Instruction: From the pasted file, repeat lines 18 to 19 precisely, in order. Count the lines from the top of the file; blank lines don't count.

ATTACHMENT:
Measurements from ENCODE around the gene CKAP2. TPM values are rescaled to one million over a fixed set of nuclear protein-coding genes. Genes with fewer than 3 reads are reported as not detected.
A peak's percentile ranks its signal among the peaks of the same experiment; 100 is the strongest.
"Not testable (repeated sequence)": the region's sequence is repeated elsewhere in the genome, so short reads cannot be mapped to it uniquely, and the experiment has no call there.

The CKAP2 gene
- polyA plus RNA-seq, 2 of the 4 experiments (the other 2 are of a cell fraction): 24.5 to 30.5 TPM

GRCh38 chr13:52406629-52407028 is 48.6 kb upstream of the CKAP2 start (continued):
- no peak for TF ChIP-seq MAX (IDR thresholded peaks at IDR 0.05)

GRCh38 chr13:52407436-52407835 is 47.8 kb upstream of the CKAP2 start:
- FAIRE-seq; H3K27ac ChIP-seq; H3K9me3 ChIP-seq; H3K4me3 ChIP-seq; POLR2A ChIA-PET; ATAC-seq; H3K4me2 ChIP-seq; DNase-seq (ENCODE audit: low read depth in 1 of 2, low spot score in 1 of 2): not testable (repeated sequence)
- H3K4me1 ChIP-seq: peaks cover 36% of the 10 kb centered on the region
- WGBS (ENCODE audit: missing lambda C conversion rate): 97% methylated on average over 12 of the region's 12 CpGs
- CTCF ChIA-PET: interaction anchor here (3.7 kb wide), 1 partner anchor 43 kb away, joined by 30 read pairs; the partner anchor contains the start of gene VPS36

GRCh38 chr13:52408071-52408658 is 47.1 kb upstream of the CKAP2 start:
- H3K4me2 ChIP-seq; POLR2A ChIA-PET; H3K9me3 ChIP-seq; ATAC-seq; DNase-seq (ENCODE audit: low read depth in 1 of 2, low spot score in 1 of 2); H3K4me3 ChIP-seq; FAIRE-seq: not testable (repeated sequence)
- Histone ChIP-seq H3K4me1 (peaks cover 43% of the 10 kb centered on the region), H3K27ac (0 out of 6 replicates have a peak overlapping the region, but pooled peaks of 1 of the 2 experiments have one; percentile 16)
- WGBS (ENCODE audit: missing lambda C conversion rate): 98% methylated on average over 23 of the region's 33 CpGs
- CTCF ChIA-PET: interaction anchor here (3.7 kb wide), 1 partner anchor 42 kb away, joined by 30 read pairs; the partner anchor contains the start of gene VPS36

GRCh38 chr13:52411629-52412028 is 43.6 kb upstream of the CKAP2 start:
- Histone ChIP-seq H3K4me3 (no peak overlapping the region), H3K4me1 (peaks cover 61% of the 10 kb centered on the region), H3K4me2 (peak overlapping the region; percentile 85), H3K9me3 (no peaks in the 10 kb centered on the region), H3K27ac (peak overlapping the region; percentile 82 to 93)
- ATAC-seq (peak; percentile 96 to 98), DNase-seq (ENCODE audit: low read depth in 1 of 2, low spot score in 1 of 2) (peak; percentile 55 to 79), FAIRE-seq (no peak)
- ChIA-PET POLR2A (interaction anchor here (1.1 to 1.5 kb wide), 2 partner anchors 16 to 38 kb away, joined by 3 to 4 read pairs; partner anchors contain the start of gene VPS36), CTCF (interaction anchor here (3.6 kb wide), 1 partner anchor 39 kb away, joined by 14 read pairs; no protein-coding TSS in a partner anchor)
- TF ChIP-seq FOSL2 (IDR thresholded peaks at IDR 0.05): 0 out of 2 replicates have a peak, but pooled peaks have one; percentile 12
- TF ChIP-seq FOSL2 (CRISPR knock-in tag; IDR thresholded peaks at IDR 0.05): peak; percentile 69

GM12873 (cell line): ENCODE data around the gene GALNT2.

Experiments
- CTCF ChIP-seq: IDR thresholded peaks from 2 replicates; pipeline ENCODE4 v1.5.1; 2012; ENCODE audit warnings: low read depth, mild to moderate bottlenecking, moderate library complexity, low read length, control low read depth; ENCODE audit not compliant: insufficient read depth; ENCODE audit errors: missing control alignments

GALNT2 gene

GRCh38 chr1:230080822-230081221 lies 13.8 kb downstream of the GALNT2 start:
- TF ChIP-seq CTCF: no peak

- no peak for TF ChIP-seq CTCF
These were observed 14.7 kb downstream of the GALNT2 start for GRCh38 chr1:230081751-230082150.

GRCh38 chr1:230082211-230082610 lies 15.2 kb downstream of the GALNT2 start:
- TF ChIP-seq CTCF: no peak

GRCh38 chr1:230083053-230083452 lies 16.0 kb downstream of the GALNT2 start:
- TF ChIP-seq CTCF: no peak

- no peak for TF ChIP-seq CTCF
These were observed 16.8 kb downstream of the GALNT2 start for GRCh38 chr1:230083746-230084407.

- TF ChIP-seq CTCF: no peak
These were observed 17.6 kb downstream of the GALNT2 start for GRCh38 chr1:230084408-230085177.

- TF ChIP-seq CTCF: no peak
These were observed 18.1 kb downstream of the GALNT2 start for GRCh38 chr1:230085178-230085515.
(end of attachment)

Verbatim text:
GRCh38 chr13:52411629-52412028 is 43.6 kb upstream of the CKAP2 start:
- Histone ChIP-seq H3K4me3 (no peak overlapping the region), H3K4me1 (peaks cover 61% of the 10 kb centered on the region), H3K4me2 (peak overlapping the region; percentile 85), H3K9me3 (no peaks in the 10 kb centered on the region), H3K27ac (peak overlapping the region; percentile 82 to 93)